As a former military, the Wrongologist respects the absolute need for a chain of command with an elected civilian at the top. As a former military, he knows that many in the military only respect the authority of civilian leadership if the civilian happens to be a conservative.

The NYPD seems to be ready to strike out at their civilian leadership because they have deemed it to be unworthy of leading their “honorable” police force. Their attitude of superiority should scare the living daylights out of all of us. This attitude is not amenable to any evidence to the contrary, or to self-reflection and examination. It will brook no doubts about the moral purity of the NYC police.

This seems to be coming to a head, and seems that it will only get uglier.

Monday’s Wake Up Music: On a much lighter note, some seasonal music. Here are the Capitol Steps with a seasonal song about Guantanamo:


Next, a semi-seasonal tune by The Firemen. Sounds obscure? It is. The Firemen are a duo of Paul McCartney and Martin Glover, who performs as Youth. There are some doubts about whether or not “Dance ‘til We’re High” is a real Christmas song, even though it has lyrics about “winter coming”, “snow falling”, “bells ringing out” and a catchy tune. But, it’s way better than McCartney’s “Wonderful Christmastime”:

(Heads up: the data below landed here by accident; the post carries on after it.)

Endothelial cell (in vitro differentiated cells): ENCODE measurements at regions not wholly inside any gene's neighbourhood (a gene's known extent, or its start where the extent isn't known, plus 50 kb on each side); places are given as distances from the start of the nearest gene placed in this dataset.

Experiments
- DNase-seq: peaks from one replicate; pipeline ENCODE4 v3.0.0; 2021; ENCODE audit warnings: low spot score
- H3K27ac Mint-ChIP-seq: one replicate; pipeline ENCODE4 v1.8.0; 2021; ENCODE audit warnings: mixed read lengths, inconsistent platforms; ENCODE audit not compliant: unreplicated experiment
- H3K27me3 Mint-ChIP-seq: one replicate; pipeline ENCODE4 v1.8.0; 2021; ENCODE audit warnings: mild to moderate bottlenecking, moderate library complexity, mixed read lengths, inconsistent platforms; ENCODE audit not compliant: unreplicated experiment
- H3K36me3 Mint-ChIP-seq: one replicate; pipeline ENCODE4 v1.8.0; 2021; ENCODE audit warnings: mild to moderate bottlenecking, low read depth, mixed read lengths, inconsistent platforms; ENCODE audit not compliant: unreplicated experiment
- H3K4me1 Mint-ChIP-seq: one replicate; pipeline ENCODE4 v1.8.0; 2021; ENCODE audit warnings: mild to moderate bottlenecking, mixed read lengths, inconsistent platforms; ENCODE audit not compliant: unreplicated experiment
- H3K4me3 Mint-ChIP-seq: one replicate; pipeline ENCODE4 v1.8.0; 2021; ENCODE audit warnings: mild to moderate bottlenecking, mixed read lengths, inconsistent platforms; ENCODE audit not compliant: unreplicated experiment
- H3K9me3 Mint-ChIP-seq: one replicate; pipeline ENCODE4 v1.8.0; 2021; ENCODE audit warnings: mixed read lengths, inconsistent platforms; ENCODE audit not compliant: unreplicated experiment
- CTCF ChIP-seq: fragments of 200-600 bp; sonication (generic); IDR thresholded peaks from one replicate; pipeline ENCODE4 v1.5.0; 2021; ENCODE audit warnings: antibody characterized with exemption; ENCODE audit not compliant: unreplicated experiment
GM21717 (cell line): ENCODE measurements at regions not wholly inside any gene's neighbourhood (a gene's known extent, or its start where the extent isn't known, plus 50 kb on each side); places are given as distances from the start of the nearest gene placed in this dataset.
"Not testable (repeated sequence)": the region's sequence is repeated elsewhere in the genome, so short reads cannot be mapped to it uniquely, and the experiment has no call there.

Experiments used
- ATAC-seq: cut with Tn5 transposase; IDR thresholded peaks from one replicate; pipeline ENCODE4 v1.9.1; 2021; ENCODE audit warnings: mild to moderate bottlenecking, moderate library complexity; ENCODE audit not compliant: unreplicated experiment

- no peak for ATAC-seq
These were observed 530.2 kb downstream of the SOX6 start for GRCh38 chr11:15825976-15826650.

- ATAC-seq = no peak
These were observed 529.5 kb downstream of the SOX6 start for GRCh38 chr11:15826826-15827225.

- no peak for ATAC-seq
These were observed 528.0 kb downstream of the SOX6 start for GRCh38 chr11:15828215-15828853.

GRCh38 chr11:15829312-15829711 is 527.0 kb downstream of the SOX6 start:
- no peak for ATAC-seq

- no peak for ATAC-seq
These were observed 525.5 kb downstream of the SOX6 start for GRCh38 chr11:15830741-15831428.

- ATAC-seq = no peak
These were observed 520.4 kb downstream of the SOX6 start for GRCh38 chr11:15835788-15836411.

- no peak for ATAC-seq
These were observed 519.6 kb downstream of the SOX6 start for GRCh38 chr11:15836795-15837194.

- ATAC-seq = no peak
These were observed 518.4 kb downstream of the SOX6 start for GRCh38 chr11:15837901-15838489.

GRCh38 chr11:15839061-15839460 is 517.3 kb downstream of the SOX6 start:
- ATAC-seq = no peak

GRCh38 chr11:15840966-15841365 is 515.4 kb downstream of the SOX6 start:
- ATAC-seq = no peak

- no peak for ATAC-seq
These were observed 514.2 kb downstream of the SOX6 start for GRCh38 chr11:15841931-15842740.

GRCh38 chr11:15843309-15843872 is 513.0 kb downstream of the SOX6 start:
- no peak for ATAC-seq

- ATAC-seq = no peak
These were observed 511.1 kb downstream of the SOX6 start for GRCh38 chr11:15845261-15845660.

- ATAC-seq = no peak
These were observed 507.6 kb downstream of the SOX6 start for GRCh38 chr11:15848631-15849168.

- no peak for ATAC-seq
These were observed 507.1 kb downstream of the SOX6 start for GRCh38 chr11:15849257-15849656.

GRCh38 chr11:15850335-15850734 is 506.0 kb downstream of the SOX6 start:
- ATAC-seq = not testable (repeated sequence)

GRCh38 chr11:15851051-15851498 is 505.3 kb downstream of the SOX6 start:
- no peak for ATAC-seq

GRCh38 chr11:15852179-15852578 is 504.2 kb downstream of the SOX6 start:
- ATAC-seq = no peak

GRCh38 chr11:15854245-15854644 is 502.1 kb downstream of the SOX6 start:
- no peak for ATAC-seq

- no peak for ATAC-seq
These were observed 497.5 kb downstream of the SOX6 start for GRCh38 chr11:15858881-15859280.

Your Monday Linkage:
Tanks that won’t go away. The CRomnibus funding bill includes $554 billion for defense spending. This lines up almost exactly with President Obama’s original request, but Congress made considerable changes to where this money is being spent. According to analysis by Defense News, 10% of the FY15 defense appropriations budget—and 30% of all line items—were changed in the logrolling process. The biggest ticket items include $120 million more for M-1 Abrams tanks, despite Army protestations (for the third straight year) that no additional tanks are needed.

Oops. On July 3, Homeland Security, which plays a key role in responding to cyber-attacks, replied to a Freedom of Information Act (FOIA) request about a malware attack on Google called “Operation Aurora.” Unfortunately, DHS officials made a grave error in their response. DHS released more than 800 pages of documents related not to Operation Aurora but rather to the Aurora Project, a 2007 research effort demonstrating how easy it was to hack into US power and water systems.

Ars Technica calls the Sony hack a “software pipe bomb.” Analysis by Cisco of a malware sample matching the signature of the malware that was used in the attack on Sony Pictures, reveals that the code was full of bugs and was anything but sophisticated.

Our frequent commenter, Terry McKenna, has a great post about Cuba and our Constitution. Go read it.

Bill O’Reilly said this on his show:

It’s easier to believe in a benevolent God — the baby Jesus — than it is in some kind of theory about global warming. It’s just easier, is it not?